Medicine prescriptions should be legible to avoid errors

A consumer recently complained about having an adverse reaction to a drug


Last Updated on May 29, 2022 by The Health Master

New Delhi: A couple of years ago, the Lucknow bench of the Allahabad high court imposed a penalty of ₹5,000 each on three doctors in three separate cases for illegible handwriting.

Of course, the unreadable scrawls in question did not pertain to prescriptions given to patients, but to medico-legal reports pertaining to criminal cases and the judges were irked by the scribble and ordered that in future the reports be computer-generated.

In the case of prescriptions too, computer generated advisories are really the answer to indecipherable handwriting, but till such time that becomes a reality, consumers are dependent on pharmacists to give them what the doctor ordered, and this puts a tremendous responsibility on chemists to ensure that they correctly decipher, not only the name of the medicine, but also its strength and any other details that the prescription may contain.

Adverse reaction: A consumer recently complained about having an adverse reaction to a drug. On checking with the doctor, he realized that instead of the single active ingredient drug prescribed, the chemist had given a combination drug with two active ingredients.

Brand name: Since the brand name was the same for both, with an alphabet added as a suffix to indicate the additional drug, the consumer remained unaware of it.

Substitution: Such substitutions by the pharmacist, whether deliberate or by oversight, can turn out to be costly for the consumer. Conversely, ignoring those suffixes would also not augur well for the patient.

Strength: Beside different strengths or potency, some of the drugs also vary in terms of how they are released, indicated by suffixes such as SR (sustained release), PR (prolonged release), and so on.

Route: Since consumers are not aware of these, they are dependent on the chemist to give them the right medication. Similarly, there may be tablets meant for sublingual administration (to be taken by placing it under your tongue) rather than the usual gastrointestinal route by swallowing with water. 0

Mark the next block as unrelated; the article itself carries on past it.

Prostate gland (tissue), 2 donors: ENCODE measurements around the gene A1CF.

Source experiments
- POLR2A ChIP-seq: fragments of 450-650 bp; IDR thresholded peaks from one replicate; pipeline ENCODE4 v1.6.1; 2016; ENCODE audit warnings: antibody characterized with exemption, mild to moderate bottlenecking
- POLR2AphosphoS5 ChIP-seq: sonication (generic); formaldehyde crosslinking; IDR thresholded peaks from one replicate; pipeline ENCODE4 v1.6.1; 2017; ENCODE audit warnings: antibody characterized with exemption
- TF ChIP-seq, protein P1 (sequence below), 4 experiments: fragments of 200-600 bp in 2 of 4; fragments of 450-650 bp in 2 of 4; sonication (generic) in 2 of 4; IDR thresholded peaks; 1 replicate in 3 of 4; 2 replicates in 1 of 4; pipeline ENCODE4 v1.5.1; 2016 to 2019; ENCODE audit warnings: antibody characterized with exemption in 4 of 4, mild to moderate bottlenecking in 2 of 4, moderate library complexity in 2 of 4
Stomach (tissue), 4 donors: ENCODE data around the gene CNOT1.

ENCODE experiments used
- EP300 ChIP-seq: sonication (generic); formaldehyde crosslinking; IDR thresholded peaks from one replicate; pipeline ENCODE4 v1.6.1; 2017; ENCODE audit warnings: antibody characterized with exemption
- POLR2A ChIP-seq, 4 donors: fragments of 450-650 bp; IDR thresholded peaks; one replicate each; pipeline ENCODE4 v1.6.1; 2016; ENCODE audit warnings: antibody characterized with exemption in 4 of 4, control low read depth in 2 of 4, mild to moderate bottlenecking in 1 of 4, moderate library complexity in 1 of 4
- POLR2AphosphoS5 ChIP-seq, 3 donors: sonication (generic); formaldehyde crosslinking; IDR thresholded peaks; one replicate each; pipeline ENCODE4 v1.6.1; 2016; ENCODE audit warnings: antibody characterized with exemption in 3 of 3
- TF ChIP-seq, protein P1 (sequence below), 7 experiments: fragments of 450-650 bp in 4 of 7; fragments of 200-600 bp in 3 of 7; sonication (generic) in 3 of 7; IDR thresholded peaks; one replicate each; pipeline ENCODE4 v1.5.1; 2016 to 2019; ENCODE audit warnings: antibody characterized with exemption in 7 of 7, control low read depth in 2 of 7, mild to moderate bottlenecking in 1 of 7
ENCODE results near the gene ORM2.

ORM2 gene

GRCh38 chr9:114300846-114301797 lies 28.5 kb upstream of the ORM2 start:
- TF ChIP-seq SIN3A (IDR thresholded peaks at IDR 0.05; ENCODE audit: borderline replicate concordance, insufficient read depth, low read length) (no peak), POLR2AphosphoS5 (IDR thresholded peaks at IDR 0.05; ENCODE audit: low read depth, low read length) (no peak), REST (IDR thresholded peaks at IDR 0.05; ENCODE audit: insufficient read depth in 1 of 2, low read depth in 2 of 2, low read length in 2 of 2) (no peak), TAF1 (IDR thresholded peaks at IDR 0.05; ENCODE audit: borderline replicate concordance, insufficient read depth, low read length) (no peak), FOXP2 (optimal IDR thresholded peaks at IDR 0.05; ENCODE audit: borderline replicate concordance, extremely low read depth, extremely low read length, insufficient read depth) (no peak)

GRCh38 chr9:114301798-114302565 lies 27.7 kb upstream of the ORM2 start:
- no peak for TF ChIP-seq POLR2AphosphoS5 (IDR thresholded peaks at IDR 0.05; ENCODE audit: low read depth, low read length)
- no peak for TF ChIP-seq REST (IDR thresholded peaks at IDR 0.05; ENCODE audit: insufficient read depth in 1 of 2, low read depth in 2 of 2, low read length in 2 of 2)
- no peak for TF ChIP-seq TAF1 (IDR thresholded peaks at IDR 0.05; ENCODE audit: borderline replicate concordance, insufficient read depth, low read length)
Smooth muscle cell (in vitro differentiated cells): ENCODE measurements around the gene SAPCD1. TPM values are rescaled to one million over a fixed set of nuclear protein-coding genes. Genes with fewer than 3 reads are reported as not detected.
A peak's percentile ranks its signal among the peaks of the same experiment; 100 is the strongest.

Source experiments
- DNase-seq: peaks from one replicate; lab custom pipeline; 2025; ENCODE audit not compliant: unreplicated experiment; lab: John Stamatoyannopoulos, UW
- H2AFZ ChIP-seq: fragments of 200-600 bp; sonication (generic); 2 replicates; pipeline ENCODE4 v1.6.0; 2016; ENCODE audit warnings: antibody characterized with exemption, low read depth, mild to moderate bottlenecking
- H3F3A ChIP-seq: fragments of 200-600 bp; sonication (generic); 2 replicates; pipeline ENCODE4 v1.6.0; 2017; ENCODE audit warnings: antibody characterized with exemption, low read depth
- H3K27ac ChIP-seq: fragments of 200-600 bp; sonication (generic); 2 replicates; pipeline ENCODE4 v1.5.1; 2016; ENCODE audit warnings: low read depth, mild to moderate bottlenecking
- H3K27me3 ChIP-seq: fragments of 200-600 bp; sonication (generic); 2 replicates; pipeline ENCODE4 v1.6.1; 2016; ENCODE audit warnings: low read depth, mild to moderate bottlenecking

Prescription: A reader recently told me that the chemist changed her prescription of vitamin B12 and gave her sublingual B12 tablets, without informing her. She did not even know about sublingual pills. Since this was such a crucial information, the chemist ought to have informed her. Failure to do so was negligence.

Even more serious are cases of dispensation of an entirely different medication than the one advised by the doctor, leading to very serious consequences for the patient —many such cases have come up before the consumer courts.

In Ashok Kumar Vs M/S Kumar Brothers (Chemists) Private Ltd, for example, dating back to 2017, the consumer was prescribed , among others, Metolar XR 50 mg. The chemist gave Gluformin XL 500 mg, a drug meant for diabetes.

Consumption of the drug led to the consumer being admitted to a hospital in a serious condition. On learning that his ill health was the result of the wrong medication sold by the chemist, Kumar sought compensation for the suffering caused to him.

The District Consumer Disputes Redressal Commission, UT Chandigarh, directed the chemist to pay ₹50,000 as compensation and ₹10,000 as costs. ( CC No CC/281/2018, decided on October 23, 2018 )

While in some cases, sheer negligence on the part of the chemist leads to such medication errors, in some others, similar sounding names could be the cause.

Hence the doctor’s diagnosis noted along with the prescription plays an extremely important role in the patient buying the right medication.

In Mohammad Ali Purkait Vs Manager, Frank Ross Pharmacy, the Consumer Disputes Redressal Commission, Baruipur, Kolkata, directed the pharmacy to pay only ₹5,000 as compensation for dispensing Concor-AM 2.5 instead of the Concova-M prescribed by the doctor.

One of the reasons for the poor compensation was that the doctor had not mentioned the diagnosis, which could have helped the pharmacist decipher the totally illegible prescription(Complaint No 07 of 2017, decided on March 30, 2021).

So, while chemists have a duty to sell only what is advised by the doctor, medical practitioners also have to abide by the Indian Medical Council (Professional Conduct, Etiquette, and Ethics) Regulations that mandate that “every physician should prescribe drugs with generic names legibly and preferably in capital letters.”.

That would not only reduce medication errors, but also help consumers choose a generic drug at a much lower cost or even a cheaper brand.

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